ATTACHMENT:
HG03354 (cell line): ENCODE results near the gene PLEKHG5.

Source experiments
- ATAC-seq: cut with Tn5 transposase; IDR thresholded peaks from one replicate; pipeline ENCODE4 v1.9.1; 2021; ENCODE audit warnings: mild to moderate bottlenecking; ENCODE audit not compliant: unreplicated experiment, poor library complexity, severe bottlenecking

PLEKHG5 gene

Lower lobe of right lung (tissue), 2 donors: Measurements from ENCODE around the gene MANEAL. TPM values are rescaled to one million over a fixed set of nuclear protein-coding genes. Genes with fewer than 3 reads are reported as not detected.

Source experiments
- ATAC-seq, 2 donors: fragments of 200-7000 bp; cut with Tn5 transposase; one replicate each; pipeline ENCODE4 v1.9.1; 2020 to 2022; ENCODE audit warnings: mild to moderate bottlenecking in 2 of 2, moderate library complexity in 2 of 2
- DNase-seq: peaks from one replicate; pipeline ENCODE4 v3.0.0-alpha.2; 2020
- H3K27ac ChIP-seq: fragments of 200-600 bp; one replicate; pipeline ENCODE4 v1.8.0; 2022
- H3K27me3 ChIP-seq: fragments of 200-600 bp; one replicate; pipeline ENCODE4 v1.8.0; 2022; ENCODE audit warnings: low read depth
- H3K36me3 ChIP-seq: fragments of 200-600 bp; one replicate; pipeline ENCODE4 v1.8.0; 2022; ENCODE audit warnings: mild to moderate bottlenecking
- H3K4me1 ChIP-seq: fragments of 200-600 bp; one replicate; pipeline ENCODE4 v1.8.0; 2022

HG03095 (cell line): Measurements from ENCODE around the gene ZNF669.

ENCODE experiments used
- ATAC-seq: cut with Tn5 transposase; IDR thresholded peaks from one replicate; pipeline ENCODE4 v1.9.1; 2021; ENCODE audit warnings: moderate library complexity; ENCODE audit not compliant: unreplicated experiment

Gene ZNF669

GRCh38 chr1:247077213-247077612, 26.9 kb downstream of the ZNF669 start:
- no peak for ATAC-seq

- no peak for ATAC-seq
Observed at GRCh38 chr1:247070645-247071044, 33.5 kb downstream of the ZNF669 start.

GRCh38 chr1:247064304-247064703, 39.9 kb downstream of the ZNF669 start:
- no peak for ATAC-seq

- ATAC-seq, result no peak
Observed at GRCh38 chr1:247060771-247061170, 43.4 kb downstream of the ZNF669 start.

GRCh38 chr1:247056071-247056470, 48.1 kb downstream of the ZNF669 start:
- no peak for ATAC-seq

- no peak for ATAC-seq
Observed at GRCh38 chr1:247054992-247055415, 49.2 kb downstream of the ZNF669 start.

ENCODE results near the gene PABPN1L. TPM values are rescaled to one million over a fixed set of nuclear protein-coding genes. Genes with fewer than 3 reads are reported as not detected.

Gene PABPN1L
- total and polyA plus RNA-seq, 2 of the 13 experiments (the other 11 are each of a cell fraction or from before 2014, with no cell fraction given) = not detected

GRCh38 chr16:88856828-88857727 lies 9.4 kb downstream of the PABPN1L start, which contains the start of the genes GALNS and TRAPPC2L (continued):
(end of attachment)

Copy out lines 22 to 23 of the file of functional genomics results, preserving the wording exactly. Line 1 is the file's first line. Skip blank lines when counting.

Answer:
- no peak for ATAC-seq

- ATAC-seq, result no peak